Michel Nzabahimana lived in Nyamagabe district in southern Rwanda with family, but the father of six always thought of trying his luck in the capital Kigali.
In 1995, Nzabahimana took the risk. Left his home and relocated to Kigali to seek for greener pastures. He rented a two-bedroom house in Gikondo suburb. He worked as a house-helper and later secured employment at SOSOMA food processing plant.
However, in 1997, his baby succumbed to pneumonia resulting from the cold because the house was poorly ventilated.
“This was a wake-up call,” Nsabimana says. The only possible choice for a personal house was to work hard and save until he had enough to build his own proper house.
“It was fine to forego some meals in a week, keep only few clothes and slash expenses to save for a home,” he says, evoking critical periods his family endured.
In a year Nsabimana had saved Rwf 120,000 and went on to purchase a plot (25m by 30m) in Kimironko sector, Gasabo district.
He acquired small loans from microfinance, staking his plot as collateral. He first got Rwf 180,000, then Rwf 500,000 and built a 3-bedroom house worth Rwf 30 million now.
Today, Nzabahimana has built three houses estimated at Rwf 50 million. His family lives in one of them and the two have been rented to tenants earning the family a monthly income of Rwf 400,000.
He recently bought a car which he has turned into a cab to expand his income. He earns Rwf 200,000 per month from renting the cab. He plans to venture more into real estate development.
“My appetite to build houses is growing more and more. It is a business where many fear to venture and this gives us an advantage on tenants.”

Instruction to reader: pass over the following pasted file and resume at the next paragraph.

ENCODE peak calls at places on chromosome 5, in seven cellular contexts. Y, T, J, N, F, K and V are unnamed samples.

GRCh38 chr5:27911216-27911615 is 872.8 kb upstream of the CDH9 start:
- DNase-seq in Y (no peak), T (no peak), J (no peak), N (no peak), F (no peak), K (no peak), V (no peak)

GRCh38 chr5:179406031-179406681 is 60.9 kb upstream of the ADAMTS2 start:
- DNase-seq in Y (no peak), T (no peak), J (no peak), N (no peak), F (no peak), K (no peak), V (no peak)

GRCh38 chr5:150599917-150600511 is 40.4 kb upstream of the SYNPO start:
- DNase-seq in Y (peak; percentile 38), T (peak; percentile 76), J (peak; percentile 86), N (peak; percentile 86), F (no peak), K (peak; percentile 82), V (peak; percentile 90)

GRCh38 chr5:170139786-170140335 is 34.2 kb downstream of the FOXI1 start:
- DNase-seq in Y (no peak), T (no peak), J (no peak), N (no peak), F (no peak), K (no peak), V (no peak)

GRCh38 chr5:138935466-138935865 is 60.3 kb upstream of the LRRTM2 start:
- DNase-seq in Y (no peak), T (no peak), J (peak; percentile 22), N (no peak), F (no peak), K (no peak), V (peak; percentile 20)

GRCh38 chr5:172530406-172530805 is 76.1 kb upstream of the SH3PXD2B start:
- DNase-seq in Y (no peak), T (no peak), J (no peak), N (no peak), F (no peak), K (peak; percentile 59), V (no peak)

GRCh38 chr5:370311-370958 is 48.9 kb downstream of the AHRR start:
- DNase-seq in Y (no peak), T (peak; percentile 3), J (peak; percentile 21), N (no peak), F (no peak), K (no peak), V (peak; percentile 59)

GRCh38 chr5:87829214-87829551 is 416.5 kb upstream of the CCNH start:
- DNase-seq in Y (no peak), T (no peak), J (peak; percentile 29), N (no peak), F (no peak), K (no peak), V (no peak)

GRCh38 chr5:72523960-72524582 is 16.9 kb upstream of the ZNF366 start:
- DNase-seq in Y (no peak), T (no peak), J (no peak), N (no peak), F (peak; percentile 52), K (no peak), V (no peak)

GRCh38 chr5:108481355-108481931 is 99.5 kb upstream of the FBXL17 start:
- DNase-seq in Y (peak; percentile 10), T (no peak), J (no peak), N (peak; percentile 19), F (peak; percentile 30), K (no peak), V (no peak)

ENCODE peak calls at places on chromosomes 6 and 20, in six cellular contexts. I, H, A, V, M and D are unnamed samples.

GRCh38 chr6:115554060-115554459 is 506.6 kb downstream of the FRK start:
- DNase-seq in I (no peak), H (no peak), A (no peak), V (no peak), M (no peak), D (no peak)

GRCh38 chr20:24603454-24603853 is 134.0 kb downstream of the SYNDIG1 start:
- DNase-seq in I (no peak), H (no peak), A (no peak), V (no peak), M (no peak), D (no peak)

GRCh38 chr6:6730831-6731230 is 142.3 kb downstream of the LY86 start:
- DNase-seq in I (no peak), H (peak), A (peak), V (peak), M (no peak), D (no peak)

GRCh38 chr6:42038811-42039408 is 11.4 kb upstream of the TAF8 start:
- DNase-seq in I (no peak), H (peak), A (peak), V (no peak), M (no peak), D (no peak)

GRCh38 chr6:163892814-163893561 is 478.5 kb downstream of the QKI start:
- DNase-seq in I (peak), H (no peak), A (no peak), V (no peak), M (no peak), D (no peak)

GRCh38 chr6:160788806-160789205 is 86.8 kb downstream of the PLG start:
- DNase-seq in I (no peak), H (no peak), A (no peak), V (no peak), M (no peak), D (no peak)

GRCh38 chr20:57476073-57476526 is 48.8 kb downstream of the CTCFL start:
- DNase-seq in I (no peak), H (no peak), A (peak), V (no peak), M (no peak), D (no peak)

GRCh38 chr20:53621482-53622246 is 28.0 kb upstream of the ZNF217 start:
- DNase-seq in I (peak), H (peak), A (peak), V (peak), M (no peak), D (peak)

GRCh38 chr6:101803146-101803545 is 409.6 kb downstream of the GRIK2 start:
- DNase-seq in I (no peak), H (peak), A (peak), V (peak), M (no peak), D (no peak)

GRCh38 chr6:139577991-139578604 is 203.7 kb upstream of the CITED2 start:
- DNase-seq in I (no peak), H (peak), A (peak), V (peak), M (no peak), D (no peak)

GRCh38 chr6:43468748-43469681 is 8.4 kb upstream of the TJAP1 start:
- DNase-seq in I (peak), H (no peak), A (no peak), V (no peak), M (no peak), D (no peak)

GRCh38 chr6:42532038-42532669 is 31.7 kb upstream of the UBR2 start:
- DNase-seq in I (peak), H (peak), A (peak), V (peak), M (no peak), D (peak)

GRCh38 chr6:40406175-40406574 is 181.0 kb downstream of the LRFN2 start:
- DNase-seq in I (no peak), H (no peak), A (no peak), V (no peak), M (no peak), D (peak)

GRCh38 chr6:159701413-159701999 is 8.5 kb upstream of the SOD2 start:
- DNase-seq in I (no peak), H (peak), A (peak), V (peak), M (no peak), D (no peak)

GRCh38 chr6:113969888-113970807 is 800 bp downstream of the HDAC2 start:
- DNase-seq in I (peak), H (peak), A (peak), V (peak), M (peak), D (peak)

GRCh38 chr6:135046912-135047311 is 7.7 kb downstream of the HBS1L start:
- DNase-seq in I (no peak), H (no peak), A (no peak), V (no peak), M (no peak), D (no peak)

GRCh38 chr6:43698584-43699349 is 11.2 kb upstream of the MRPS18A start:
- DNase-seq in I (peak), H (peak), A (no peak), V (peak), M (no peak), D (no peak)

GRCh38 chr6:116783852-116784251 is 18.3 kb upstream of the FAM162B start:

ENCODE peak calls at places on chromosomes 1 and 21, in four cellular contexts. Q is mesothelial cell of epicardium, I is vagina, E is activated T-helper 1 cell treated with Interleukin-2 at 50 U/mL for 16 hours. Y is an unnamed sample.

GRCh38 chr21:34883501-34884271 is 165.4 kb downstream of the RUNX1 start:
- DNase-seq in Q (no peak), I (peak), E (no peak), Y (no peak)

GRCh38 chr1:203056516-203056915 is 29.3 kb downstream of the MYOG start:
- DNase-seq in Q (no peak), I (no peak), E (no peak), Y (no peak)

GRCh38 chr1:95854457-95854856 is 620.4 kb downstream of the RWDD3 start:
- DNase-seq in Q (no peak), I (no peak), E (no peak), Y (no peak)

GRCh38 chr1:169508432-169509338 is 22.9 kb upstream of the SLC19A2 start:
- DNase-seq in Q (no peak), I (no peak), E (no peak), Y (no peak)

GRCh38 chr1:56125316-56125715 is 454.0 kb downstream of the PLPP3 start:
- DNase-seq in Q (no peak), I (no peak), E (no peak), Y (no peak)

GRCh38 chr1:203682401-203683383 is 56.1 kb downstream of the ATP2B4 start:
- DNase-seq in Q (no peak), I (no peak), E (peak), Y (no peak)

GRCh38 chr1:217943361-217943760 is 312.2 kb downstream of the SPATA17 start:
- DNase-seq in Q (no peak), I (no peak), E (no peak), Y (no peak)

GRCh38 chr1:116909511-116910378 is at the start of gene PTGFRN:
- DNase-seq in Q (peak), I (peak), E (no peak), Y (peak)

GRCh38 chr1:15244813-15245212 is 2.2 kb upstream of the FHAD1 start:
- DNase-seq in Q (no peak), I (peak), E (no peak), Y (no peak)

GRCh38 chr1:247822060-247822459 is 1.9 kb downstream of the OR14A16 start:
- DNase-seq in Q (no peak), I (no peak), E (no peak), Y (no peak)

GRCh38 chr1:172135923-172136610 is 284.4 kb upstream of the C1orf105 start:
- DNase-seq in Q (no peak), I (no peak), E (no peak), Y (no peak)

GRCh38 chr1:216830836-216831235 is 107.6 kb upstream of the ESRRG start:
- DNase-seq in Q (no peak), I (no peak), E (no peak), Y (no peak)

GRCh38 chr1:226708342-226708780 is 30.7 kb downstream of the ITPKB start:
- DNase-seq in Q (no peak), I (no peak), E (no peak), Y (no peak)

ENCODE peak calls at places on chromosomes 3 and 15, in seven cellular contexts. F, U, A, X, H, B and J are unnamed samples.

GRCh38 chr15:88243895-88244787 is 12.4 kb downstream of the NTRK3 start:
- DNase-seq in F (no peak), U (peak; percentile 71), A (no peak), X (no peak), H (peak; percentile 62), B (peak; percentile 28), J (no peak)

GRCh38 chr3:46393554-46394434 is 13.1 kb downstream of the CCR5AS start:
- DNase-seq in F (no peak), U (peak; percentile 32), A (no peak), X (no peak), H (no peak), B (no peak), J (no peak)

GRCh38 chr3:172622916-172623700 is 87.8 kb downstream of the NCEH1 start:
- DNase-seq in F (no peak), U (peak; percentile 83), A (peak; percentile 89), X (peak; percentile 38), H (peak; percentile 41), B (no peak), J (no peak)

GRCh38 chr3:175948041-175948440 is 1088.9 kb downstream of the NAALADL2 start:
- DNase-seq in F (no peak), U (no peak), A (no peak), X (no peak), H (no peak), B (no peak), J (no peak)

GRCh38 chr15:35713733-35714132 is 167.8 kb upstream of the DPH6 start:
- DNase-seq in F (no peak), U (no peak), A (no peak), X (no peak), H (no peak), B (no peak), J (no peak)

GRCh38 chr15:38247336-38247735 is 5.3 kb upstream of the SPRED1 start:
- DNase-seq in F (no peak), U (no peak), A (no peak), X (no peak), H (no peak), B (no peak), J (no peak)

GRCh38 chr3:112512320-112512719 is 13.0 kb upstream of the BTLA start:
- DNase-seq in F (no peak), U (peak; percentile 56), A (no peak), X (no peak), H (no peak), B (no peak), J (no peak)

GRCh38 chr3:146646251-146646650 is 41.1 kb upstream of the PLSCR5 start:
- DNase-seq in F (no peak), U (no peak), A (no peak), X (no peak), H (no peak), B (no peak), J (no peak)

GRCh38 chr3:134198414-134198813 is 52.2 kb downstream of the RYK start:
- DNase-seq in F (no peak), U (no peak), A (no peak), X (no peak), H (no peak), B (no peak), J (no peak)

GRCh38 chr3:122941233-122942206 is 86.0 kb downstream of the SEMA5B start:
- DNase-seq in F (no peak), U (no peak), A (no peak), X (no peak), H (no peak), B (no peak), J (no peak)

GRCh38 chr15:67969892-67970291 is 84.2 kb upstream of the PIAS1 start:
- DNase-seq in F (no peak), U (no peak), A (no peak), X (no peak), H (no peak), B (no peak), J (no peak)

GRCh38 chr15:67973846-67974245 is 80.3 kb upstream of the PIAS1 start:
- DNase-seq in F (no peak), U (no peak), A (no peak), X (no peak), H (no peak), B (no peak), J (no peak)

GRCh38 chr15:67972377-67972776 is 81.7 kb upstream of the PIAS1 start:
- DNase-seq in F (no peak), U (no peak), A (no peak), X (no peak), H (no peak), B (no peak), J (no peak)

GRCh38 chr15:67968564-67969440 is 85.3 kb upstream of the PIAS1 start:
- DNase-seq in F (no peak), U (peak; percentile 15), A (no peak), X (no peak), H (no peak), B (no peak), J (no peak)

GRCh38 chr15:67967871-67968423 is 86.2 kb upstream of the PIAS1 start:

Property dealers say people who start with small earnings, mostly in informal sector like Nzabahimana, dominate the real estate sector. They literally own the capital city building low cost houses.
Engineer Dismas Nkubana supports the idea of saving for a house. “When you afford a plot, you shouldn’t worry about constructing a house. You set targets and then build gradually,” he says.
He however says that you should only acquire a bank loan, “when you want to build once and for all.”
Small earners tell whoever wants to have a dream house that the bank is not the first thing to think about. Interests on bank loans go up to 19%, including collateral, which most wage earners may not afford and end up becoming tenants of the Nzabahimana’s.
One Evalde Ukozehasi also started like Nzabahimana. “The problem with wage earners is that they always think the salary will keep coming forever and do not have courage to make some savings.”
Jean Bosco Ntirenganya, a civil servant told KT Press ,“It is difficult to construct a house using your salary, unless you get some additional allowances.”
Michel Rucaca a credit manager at Kenya Commercial Bank advises Rwandans to design smaller houses to enable small and middle income earners’ to access small loans and own a house.
For example, a civil servant earning Rwf 300,000 monthly can save Rwf 100,000 every month for two years. With Rwf 2.4 million he can then seek an advance salary of Rwf 5 million payable in three years.
With Rwf 7.4 million one can construct a low-cost house in the outskirts of Kigali where the city master plan allows for renovation, transformation or alteration.
While thinking of owning a house in Kigali, many are challenged by matching their financial capability to construction costs and the failure to make savings.
Landlocked Rwanda with 11 million population and territorial size of 26,338 sq km makes it one of the densely populated countries in Africa.
The country faces problems caused by rapid urbanisation such as scarcity of land, proliferation of unplanned settlements, and environmental degradation.
The country’s development blueprint, Vision 2020, the government has formulated an urban housing policy and also gazetted towns that will be upgraded into secondary cities to curb one-way migration to Kigali City.